This is the time of the year to plant marigolds, calendula, California poppies, cosmos, nasturtiums (both flowers and leaves can be added to salads as well), sweet peas, yarrow (great for the bees), and wildflowers to add a little splash of colour to your garden in the next few months.  For tastier treats beans, carrots, beets, collards, storage onions, peas, and swiss chard to name just a few to get put into the ground.

I listened to a recent gardening podcast (A way to Garden with Margaret Roach) and she said something that really stuck with me and that was before planting something know what the end game will be.  What she meant was before you plant anything know what you’re going to use it for: ornamental, fresh consumption or for winter storage, or just to try something new.  By knowing the answer to this it will help your choose not only the right veggies, herbs, and flowers but the right varieties that you will get the most use out of.  There is nothing worse with having an abundance of garden goodies and no idea what to do with them or they are the wrong variety for storage and now you have too much for fresh consumption.  Many herbs can be easily frozen for use during the winter months (I did this with chives & parsley this past winter with great success, I also did with Sage but still haven’t figured out what to do with the abundance and even though I already gave one sage plant away this spring i still have three in the garden – let me know if there are any takers!).  Other great advice can be found at A Way to Garden – her podcasts offer a wealth of information and interesting factoids from a lot of different knowledgeable professional gardening or gardening related experts.

May is also the time to start hardening off your seedlings for transplant (if you haven’t started already).  I’m lucky in that I get a decent amount of sunlight on my balcony and it’s covered with glass inserts with narrow openings to limit the amount of wind.  This provides a transitionary environment for my seedlings so they get exposed to the outdoors after being in the climate controls of my grow light but still protected from the rain and some of the wind as they get adjusted to new temperatures. After they have been out on the balcony for 24hr periods for about a week sometimes more I move them into the garden so it less of a full shock to their system.  Here are some tips from Gardening Know How on hardening off your seedlings.  I have also seen many gardeners successfully use row covers and plastic mini-green houses till their seedlings are strong enough to handle the environmental ups and downs that are typical of garden life.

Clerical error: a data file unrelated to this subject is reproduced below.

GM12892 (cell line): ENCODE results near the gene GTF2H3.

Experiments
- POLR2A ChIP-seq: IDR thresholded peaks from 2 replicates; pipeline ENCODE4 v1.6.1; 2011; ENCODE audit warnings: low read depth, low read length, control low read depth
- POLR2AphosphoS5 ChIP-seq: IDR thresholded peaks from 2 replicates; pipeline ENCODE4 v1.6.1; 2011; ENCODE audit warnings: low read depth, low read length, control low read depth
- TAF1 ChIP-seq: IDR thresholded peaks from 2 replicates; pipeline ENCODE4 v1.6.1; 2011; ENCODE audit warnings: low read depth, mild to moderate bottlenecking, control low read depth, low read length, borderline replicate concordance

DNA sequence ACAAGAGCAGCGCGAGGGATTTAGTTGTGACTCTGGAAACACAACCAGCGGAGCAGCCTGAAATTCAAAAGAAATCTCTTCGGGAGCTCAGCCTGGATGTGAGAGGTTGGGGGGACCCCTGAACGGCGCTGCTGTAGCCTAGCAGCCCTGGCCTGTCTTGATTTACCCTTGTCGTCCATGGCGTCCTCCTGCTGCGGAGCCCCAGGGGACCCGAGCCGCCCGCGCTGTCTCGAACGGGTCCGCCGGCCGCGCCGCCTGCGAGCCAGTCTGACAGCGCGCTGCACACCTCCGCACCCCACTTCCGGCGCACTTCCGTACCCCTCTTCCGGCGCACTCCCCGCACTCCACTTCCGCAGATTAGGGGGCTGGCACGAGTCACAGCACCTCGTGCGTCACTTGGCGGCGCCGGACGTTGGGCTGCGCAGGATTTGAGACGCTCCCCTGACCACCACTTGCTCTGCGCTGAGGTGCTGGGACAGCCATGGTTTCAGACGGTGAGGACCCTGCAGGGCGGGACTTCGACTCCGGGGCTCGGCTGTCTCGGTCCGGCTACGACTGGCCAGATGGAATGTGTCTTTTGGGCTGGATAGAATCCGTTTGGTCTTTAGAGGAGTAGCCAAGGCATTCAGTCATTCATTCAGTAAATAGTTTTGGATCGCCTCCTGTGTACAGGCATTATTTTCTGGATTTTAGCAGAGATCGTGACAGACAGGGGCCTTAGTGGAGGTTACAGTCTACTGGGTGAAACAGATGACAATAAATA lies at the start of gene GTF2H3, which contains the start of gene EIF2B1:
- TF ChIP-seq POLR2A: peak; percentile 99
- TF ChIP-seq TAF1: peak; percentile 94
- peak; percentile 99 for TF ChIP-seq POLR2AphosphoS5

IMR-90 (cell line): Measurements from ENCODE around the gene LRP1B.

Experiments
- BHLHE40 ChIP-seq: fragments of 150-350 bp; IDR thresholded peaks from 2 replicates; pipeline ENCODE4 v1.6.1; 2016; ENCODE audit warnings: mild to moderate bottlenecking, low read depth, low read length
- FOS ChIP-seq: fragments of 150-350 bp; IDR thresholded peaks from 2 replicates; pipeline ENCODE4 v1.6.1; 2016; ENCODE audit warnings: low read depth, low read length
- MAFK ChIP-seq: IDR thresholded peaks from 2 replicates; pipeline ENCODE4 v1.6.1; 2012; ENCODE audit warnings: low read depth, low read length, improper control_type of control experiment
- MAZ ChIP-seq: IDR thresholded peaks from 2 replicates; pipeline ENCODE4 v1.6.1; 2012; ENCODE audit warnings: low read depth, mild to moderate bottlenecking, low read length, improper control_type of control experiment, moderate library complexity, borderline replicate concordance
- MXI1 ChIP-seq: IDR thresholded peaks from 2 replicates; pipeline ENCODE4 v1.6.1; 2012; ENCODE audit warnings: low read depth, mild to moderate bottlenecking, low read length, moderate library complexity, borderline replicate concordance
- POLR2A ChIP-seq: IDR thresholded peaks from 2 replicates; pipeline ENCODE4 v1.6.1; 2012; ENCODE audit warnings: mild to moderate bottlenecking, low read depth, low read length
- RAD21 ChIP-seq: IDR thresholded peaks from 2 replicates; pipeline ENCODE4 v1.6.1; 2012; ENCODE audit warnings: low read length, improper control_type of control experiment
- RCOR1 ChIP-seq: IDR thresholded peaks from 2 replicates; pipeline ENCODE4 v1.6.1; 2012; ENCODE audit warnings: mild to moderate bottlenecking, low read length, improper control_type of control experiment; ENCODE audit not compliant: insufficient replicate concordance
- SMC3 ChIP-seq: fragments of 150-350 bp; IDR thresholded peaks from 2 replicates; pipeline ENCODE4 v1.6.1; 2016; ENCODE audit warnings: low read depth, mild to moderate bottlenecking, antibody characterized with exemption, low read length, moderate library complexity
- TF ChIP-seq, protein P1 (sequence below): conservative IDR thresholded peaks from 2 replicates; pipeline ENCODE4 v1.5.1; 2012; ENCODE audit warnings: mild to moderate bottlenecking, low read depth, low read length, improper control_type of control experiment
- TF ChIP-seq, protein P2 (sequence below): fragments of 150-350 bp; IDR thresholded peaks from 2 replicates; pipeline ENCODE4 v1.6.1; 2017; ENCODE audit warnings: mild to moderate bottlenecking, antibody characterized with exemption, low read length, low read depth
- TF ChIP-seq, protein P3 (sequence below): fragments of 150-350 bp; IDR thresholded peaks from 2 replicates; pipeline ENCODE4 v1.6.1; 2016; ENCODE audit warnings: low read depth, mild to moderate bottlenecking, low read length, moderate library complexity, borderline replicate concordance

If you are an indoor seed starter this is also a great time to plant your squash and cucumber seeds inside for June transplanting.

Let’s remember the constant in an organic garden stay on-top of those weeds before they get too established and spread all over.  If you are part of a community garden like Cedar Grove this means that being neglicant on weeding can also have an effect on your plot neighbours ability to stay ahead of weeds in their plot. The dandelions between the plots also need to come up or at least be deadheaded when you see them in the common areas.

Become BEE friendly

Save the bees has been a hot topic lately as more research has shown the continued use of various sprays and pesticides are wrecking havic on the bee population which we count on for a fair amount of our daily produce intake.  Learn more about this important issue at Save Honey Bees or view the documentary here Vanishing Bees

There is a lot you can do to help our bees by educating yourself to be an informed consumer and taking this knowlege into your own garden experiences. When purshasing seeds or plants from your local nursery dont be afraid to ask questions like were the seeds pre-treated and if so with what and were the plants treated with any types of chemicals that will cause harm to my gardens eco system balance. It can often be because of consumer demands and interests in this manner that will lead nurseries to offer more environmentally concious alternatives. The last time I asked a nursery if they had organic, non GMO plants I was told no. I grow most of my herbs, flowers, and veggies from organic, non-GMO seeds and would love to have this option to buy similar plants for slow growers such as rosemary. Just last week I saw an encoraging article that Art Knapp Plantland has told its suppliers it will no longer accept nursey plants treated with neonicontinoids Full Story. Learn more about what they are doing to save the bees Art Knapps Blog